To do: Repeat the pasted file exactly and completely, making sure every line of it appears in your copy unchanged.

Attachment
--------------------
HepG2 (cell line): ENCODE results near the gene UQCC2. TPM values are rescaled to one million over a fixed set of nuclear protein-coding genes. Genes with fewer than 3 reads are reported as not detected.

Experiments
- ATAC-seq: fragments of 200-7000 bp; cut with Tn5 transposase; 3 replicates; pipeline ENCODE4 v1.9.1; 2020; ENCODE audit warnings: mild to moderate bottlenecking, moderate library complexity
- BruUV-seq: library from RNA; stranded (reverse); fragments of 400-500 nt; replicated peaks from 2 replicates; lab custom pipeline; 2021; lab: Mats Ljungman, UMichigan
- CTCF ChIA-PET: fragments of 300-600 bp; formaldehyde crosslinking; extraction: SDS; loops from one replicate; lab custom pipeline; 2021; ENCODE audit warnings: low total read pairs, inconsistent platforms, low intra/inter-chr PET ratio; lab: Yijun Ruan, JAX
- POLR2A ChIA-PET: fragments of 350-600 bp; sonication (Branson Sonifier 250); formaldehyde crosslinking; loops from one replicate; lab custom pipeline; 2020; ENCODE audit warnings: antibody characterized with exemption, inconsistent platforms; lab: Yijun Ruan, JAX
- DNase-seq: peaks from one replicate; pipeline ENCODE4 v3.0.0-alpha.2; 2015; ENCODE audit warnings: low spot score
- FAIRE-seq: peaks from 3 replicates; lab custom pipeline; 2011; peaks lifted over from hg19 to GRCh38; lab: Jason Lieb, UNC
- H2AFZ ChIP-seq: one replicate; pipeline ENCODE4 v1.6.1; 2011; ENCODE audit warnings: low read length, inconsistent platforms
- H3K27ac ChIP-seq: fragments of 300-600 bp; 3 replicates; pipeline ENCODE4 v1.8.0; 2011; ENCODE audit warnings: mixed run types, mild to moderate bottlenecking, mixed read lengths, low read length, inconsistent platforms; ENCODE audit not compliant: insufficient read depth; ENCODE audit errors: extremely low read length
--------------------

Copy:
HepG2 (cell line): ENCODE results near the gene UQCC2. TPM values are rescaled to one million over a fixed set of nuclear protein-coding genes. Genes with fewer than 3 reads are reported as not detected.

Experiments
- ATAC-seq: fragments of 200-7000 bp; cut with Tn5 transposase; 3 replicates; pipeline ENCODE4 v1.9.1; 2020; ENCODE audit warnings: mild to moderate bottlenecking, moderate library complexity
- BruUV-seq: library from RNA; stranded (reverse); fragments of 400-500 nt; replicated peaks from 2 replicates; lab custom pipeline; 2021; lab: Mats Ljungman, UMichigan
- CTCF ChIA-PET: fragments of 300-600 bp; formaldehyde crosslinking; extraction: SDS; loops from one replicate; lab custom pipeline; 2021; ENCODE audit warnings: low total read pairs, inconsistent platforms, low intra/inter-chr PET ratio; lab: Yijun Ruan, JAX
- POLR2A ChIA-PET: fragments of 350-600 bp; sonication (Branson Sonifier 250); formaldehyde crosslinking; loops from one replicate; lab custom pipeline; 2020; ENCODE audit warnings: antibody characterized with exemption, inconsistent platforms; lab: Yijun Ruan, JAX
- DNase-seq: peaks from one replicate; pipeline ENCODE4 v3.0.0-alpha.2; 2015; ENCODE audit warnings: low spot score
- FAIRE-seq: peaks from 3 replicates; lab custom pipeline; 2011; peaks lifted over from hg19 to GRCh38; lab: Jason Lieb, UNC
- H2AFZ ChIP-seq: one replicate; pipeline ENCODE4 v1.6.1; 2011; ENCODE audit warnings: low read length, inconsistent platforms
- H3K27ac ChIP-seq: fragments of 300-600 bp; 3 replicates; pipeline ENCODE4 v1.8.0; 2011; ENCODE audit warnings: mixed run types, mild to moderate bottlenecking, mixed read lengths, low read length, inconsistent platforms; ENCODE audit not compliant: insufficient read depth; ENCODE audit errors: extremely low read length